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How can U.S. better respond to infectious disease?

Yessica Flores, who tested positive for the Zika virus and was 24 weeks pregnant, talks to reporters at Jackson Memorial Hospital in Allapattah, Fla., in October. The virus can cause devastating birth defects.
Yessica Flores, who tested positive for the Zika virus and was 24 weeks pregnant, talks to reporters at Jackson Memorial Hospital in Allapattah, Fla., in October. The virus can cause devastating birth defects. Miami Herald

Infectious diseases have afflicted humanity for centuries – the plague in the mid-1400s, cholera in the 1820s, polio in the early 1900s and AIDS in the 1980s. While modern scientific advances have given us tools to respond to diseases much faster, making many of them preventable or treatable, the 21st century is no stranger to pandemics such as West Nile, SARS and Ebola.

It hit close to home this summer when a mosquito-borne virus, Zika, infected more than 30,000 people in the U.S. with no vaccines or cures readily available. Although the World Health Organization downgraded the threat of Zika, its rapid spread and its devastating birth defects rapidly turned the outbreak into a major public health crisis.

Yet, Congress was unable to quickly finance a response, leaving public health agencies operating at less than full strength for eight months and raising a fundamental question: How can the U.S. better respond to emerging infectious diseases?

Government, academia and industry must prioritize collaboration and speedy decision-making. The federal government’s role is to identify threats, spearhead basic research efforts and ensure that life-saving products are efficiently distributed. The private sector should focus on researching and producing critical new medicines, diagnostic tests and vaccines.

If the congressional piece of the puzzle does not snap into place, it prevents agencies such as the Centers for Disease Control and Prevention and the National Institutes of Health from working nimbly to address public health threats. It also has a ripple effect on the larger life-sciences community, which relies on the government to accelerate research, development and manufacturing.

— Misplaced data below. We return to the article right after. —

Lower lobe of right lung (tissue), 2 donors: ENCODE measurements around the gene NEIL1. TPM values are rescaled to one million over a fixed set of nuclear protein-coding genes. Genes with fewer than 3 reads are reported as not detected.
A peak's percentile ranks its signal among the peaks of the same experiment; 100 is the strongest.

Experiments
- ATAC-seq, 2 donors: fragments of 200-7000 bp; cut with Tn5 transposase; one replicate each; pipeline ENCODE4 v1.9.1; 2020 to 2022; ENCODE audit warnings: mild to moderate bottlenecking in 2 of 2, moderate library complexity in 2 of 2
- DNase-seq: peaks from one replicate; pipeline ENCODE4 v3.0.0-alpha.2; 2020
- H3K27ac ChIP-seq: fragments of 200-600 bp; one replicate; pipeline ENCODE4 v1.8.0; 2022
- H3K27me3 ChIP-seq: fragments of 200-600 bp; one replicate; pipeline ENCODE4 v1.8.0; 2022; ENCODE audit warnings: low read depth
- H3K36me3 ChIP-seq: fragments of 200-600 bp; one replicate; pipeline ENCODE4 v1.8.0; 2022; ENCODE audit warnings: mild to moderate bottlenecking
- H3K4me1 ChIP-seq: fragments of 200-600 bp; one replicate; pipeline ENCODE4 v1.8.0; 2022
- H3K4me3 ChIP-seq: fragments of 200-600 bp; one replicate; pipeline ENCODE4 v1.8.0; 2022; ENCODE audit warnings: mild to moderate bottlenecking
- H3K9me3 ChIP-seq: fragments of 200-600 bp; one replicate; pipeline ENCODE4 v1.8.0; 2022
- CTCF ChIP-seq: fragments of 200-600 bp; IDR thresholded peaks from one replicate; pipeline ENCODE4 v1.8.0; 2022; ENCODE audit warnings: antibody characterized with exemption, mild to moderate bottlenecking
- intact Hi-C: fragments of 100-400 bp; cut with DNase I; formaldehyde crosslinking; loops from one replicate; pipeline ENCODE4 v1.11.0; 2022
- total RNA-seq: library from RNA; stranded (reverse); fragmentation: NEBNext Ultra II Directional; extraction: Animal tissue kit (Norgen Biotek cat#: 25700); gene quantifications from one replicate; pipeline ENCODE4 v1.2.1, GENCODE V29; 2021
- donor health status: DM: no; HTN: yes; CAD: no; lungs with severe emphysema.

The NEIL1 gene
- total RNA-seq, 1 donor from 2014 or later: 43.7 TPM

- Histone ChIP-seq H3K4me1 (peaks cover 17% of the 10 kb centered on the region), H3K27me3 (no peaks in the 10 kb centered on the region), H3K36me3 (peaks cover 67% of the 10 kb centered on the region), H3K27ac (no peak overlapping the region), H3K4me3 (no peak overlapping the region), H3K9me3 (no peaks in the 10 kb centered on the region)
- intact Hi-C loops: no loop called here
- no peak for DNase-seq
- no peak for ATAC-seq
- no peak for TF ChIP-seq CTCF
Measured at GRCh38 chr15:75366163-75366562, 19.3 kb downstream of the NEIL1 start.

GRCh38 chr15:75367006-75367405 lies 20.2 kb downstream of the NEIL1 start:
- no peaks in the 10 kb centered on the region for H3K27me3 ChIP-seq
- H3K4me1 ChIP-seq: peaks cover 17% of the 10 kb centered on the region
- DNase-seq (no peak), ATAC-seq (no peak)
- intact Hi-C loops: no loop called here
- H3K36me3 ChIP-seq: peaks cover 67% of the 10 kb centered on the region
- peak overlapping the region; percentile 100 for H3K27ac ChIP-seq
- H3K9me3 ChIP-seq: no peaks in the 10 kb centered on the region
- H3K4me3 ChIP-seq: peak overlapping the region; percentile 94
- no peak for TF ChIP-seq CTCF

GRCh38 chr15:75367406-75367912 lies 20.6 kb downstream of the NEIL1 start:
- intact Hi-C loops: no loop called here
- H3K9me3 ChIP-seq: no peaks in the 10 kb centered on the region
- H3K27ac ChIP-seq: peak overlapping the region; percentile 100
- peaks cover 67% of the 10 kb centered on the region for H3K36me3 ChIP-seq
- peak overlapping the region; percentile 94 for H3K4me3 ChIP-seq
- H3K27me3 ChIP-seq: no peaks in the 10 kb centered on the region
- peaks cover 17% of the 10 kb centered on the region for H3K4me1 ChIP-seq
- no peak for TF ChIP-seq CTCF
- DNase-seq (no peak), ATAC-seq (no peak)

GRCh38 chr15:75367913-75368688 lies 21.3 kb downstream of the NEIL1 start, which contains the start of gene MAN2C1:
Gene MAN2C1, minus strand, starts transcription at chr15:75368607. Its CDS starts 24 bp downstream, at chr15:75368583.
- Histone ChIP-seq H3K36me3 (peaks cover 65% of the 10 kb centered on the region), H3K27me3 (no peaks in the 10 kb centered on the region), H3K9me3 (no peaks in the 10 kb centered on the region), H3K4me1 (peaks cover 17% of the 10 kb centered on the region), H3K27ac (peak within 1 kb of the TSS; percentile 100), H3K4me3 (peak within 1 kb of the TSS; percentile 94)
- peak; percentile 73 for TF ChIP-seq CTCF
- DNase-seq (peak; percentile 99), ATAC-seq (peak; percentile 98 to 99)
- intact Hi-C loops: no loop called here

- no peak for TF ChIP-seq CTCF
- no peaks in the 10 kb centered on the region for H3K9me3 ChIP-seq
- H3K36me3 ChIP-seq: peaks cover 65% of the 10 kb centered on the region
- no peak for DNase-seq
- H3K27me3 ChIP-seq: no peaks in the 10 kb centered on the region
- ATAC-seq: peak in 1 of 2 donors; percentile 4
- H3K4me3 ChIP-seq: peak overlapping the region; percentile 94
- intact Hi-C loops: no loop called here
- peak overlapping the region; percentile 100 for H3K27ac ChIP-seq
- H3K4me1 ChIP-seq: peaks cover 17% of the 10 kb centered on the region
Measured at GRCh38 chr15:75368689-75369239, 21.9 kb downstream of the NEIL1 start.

Fortunately, private industry and research institutions were quick to respond to the Zika outbreak, especially in California. For example, researchers at the University of California, San Diego, were the first to demonstrate that the Brazilian strain of Zika caused the devastating birth defects and to explain how the virus might damage developing brain cells. Researchers at La Jolla Institute for Allergy and Immunology and at Rockefeller University in New York showed that the Zika virus in animals infects adult brain stem cells the same way as fetal brain stem cells, suggesting possible damage to adult learning and memory.

In the private sector, Inovio Pharmaceuticals in San Diego has begun two early-stage human studies for a potential new DNA-based Zika vaccine. Other companies are also conducting preclinical studies of potential vaccines. On the diagnostic side, the Food and Drug Administration has authorized accelerated tests that detect viral genetic material in humans.

While California is well-positioned to become a world leader in preventing, diagnosing and curing current and future infectious diseases, such medical breakthroughs are dependent on the federal government quickly and efficiently responding to emergencies. Today, we are lacking in this area, an unfortunate reminder that Washington’s gridlock impedes the work of researchers, our preparedness for health threats and our country’s ability to remain a world leader in biomedical innovation.

Joseph Panetta is president and CEO of Biocom, a San Diego-based advocacy group for California’s life-sciences industry. He can be contacted at JPanetta@biocom.org.

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